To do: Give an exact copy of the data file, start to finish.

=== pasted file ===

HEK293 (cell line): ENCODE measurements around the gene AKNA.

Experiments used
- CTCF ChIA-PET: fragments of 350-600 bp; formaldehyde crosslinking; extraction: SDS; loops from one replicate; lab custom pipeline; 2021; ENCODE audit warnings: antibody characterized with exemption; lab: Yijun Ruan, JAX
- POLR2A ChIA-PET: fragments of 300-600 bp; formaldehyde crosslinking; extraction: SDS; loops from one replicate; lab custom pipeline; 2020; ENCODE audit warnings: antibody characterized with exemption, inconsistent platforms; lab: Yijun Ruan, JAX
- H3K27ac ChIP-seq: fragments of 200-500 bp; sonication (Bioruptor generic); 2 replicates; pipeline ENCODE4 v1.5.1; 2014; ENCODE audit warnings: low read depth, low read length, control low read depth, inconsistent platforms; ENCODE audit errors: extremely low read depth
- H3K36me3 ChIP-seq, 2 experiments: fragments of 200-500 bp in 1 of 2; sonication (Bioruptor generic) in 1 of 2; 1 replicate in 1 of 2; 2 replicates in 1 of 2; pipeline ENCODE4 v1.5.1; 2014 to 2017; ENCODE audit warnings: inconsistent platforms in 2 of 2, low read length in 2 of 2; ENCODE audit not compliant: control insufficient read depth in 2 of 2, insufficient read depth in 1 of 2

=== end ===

HEK293 (cell line): ENCODE measurements around the gene AKNA.

Experiments used
- CTCF ChIA-PET: fragments of 350-600 bp; formaldehyde crosslinking; extraction: SDS; loops from one replicate; lab custom pipeline; 2021; ENCODE audit warnings: antibody characterized with exemption; lab: Yijun Ruan, JAX
- POLR2A ChIA-PET: fragments of 300-600 bp; formaldehyde crosslinking; extraction: SDS; loops from one replicate; lab custom pipeline; 2020; ENCODE audit warnings: antibody characterized with exemption, inconsistent platforms; lab: Yijun Ruan, JAX
- H3K27ac ChIP-seq: fragments of 200-500 bp; sonication (Bioruptor generic); 2 replicates; pipeline ENCODE4 v1.5.1; 2014; ENCODE audit warnings: low read depth, low read length, control low read depth, inconsistent platforms; ENCODE audit errors: extremely low read depth
- H3K36me3 ChIP-seq, 2 experiments: fragments of 200-500 bp in 1 of 2; sonication (Bioruptor generic) in 1 of 2; 1 replicate in 1 of 2; 2 replicates in 1 of 2; pipeline ENCODE4 v1.5.1; 2014 to 2017; ENCODE audit warnings: inconsistent platforms in 2 of 2, low read length in 2 of 2; ENCODE audit not compliant: control insufficient read depth in 2 of 2, insufficient read depth in 1 of 2